Suppressing freedom to preserve democracy

The editor of a Finnish weekly is alarmed by the Swedish left’s desire to censor the right-wing Sweden Democrats.

Eero Iloniemi

Topics Politics

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‘The forces of darkness are holding Swedish democracy hostage.’

That was how the Swedish daily Expressen described the ascent of the right-wing, immigration-concerned Sweden Democrats party to parliament in the elections on 19 September. This ‘threat to democracy’ gained just short of six per cent of the vote across Sweden and 20 seats in the 349-seat parliament.

Amazingly enough, this was not the most dramatic example of hyperbole. Words like ‘racists’, ‘fascists’ and ‘loonies’ were freely bandied about in the Swedish press to describe the Sweden Democrats and their supporters.

The press had made its views clear well before the election took place. Practically every major newspaper in Sweden took the unprecedented step of refusing to take advertising from this party that allegedly threatens democracy.

The press thus decided to protect Swedish democracy by suppressing free speech. On cue, all parliamentary parties have stated that they will not cooperate with the Sweden Democrats.

While there is no question that a considerable portion of the people who support the Sweden Democrats party – which was founded in 1988 and which describes itself as a ‘nationalist movement’ – are xenophobic, and some are probably racist, the official views of the party are well within the range of normal democratic debate.

So the party states on its website that Swedish immigration policy should take its cue from Denmark and Finland. These two countries are unlikely examples of neo-fascist wannabes.

So why all the fuss?

The social-democratic paper Västerbottens Folkblad encapsulated the real offence of the Sweden Democrats in a recent editorial, where it stated: ‘What on Earth do the people who voted for them want?’

Sweden has a long and proud history of political participation. More than 80 per cent of the electorate routinely votes in parliamentary elections. The notable exception to this has been the far right, which has been both demonised and marginalised in Swedish society.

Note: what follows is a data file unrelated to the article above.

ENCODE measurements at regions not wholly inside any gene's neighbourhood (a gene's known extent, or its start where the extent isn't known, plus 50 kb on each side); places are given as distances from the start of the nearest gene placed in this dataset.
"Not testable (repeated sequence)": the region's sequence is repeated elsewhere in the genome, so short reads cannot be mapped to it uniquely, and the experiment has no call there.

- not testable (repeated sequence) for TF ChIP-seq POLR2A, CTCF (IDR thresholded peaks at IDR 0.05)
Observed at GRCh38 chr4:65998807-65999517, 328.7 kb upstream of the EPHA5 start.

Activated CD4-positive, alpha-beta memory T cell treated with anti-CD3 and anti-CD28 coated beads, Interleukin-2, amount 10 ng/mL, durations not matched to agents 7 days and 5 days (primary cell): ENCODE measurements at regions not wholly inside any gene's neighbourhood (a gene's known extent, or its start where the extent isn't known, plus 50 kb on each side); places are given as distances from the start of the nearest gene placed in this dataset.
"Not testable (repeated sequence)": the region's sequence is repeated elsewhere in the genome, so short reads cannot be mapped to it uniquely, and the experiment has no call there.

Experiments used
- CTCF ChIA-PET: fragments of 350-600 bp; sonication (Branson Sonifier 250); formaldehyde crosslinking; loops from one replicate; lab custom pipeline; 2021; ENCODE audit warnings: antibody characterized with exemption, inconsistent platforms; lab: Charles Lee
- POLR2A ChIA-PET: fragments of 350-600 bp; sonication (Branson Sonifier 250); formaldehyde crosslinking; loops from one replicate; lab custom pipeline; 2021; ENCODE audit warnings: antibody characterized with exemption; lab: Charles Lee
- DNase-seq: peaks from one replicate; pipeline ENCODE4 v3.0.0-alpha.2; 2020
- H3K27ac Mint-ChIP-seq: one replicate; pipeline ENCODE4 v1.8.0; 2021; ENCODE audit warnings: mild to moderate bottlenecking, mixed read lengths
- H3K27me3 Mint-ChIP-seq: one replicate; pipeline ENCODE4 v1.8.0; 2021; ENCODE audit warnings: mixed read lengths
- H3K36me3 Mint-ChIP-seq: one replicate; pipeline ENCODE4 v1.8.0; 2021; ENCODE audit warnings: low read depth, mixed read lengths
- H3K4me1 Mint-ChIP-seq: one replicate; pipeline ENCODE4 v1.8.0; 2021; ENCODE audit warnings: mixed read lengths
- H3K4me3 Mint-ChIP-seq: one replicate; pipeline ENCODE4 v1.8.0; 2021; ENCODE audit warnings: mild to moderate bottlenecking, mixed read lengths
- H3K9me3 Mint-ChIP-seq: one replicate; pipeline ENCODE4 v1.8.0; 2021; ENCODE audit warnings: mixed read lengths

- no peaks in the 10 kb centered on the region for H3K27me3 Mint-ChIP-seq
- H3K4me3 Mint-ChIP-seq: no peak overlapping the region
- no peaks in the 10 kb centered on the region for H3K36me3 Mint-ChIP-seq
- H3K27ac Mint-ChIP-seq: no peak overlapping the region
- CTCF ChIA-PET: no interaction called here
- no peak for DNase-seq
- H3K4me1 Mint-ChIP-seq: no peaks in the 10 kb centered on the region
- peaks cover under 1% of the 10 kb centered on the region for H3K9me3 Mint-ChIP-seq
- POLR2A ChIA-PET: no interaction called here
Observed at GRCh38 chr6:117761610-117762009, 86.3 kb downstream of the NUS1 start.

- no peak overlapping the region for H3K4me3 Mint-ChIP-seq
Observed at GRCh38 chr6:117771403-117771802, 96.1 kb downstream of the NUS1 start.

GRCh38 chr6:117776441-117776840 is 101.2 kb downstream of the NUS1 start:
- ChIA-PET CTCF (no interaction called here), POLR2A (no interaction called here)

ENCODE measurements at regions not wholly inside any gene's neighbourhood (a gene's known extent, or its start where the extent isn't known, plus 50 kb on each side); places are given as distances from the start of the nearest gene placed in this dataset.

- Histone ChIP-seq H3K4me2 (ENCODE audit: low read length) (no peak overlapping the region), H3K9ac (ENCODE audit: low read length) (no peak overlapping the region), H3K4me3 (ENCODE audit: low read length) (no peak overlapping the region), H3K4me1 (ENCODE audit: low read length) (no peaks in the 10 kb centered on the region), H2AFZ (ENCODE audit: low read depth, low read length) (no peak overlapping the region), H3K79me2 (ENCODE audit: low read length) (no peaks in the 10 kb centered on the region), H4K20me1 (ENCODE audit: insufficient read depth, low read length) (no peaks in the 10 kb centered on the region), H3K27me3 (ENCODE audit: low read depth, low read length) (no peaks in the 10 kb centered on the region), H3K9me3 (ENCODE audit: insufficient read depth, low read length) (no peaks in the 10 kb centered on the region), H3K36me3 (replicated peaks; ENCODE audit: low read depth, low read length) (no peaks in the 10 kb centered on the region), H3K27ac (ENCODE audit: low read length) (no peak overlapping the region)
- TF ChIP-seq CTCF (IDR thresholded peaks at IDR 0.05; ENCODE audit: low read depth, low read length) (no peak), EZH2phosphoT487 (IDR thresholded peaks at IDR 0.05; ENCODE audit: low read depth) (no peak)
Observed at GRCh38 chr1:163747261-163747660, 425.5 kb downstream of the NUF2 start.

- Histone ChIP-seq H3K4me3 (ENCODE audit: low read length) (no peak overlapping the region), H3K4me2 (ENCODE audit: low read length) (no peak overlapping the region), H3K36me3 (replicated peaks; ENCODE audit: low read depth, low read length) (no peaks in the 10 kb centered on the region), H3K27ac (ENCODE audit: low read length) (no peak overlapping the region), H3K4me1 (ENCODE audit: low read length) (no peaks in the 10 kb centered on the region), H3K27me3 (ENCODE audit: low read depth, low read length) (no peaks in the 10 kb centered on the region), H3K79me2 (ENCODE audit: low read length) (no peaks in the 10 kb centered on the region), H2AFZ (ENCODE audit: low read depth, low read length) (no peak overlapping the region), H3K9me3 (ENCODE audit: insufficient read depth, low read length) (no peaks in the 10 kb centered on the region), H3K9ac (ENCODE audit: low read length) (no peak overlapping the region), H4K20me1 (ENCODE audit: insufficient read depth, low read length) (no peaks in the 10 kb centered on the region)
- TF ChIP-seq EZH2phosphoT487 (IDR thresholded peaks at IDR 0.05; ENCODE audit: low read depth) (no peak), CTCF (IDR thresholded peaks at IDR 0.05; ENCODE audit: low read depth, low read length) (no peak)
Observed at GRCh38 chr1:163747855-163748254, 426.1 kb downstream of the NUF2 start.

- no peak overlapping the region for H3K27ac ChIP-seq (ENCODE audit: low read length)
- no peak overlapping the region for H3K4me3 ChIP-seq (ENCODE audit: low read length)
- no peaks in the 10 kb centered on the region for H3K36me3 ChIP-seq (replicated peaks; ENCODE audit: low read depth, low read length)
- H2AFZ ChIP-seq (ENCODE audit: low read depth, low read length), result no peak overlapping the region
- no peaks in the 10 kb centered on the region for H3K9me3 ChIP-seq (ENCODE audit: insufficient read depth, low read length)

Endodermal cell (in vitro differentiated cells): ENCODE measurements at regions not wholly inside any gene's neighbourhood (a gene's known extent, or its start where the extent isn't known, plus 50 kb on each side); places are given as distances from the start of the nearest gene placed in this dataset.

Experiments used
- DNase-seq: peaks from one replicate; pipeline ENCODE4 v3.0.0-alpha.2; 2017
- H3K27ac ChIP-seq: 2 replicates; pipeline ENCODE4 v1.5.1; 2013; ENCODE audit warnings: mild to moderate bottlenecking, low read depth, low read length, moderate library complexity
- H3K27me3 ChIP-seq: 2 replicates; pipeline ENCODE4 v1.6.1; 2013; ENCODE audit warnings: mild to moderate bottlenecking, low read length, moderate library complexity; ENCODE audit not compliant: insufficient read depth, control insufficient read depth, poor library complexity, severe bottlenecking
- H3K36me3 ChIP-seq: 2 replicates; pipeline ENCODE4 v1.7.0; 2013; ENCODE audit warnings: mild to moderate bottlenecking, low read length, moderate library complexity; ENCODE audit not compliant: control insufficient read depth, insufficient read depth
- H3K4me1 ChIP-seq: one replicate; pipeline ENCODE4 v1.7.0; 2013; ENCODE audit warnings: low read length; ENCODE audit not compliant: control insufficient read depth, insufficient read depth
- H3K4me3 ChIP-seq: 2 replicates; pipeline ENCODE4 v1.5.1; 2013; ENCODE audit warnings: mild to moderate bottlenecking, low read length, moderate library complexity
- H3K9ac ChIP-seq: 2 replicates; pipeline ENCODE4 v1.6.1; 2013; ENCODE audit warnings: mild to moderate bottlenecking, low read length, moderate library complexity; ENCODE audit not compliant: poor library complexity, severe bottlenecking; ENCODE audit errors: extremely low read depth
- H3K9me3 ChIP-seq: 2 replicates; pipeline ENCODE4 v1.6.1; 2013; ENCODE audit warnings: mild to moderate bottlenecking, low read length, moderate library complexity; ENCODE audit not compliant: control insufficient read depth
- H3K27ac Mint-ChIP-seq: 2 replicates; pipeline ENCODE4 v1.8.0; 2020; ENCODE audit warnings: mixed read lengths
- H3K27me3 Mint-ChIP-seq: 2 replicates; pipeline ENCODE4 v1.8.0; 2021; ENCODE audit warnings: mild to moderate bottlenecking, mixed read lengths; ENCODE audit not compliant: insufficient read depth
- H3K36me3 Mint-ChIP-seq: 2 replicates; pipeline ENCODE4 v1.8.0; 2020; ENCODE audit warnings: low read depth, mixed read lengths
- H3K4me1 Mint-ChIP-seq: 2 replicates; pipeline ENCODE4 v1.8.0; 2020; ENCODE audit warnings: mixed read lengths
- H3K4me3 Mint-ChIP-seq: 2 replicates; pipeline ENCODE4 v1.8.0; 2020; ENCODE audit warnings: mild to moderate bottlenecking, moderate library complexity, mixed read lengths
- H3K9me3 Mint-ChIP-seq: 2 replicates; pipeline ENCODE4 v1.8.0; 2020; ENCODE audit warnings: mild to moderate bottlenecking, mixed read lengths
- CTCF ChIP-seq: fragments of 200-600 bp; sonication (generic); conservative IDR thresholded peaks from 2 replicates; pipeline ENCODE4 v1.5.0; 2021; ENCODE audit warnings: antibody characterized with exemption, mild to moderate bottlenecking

Countless TV-news exposés have given the impression of vast neo-Nazi conspiracies intent on taking over the Scandinavian welfare state. That, at best, these far-right groups can organise a rally of 100 to 200 beer-drinking skinheads has never prevented journalists from painting them as an imminent threat to Swedish democracy.

Now that some of these yobs, who are a small minority in the Sweden Democrats party, have cleaned up their act, the same people who deplored their extra-parliamentary activities heap scorn on them for participating in the parliamentary process.

Never mind that their views are now exposed to public, critical debate, or that their party has publicly disassociated itself from racism. It is interesting to note that the same society that will bend over backwards to include extreme views on the other side of the cultural debate – namely militant imams – refuses to talk to the radicalised section of the indigenous population.

In an open democracy, the powers-that-be should welcome the chance to engage extremist views in open debate. Especially when those views do not breach Sweden’s strict hate speech laws. Yet it seems that the Swedish press would prefer that the grievances of the Sweden Democrats be met with batons instead of ballots.

The problem for Swedish democracy appears to be, not that some people are left in the margins, but that they have tried to be included.

Eero Iloniemi is managing editor of the Finnish weekly newspaper, Nykypaiva.

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Topics Politics


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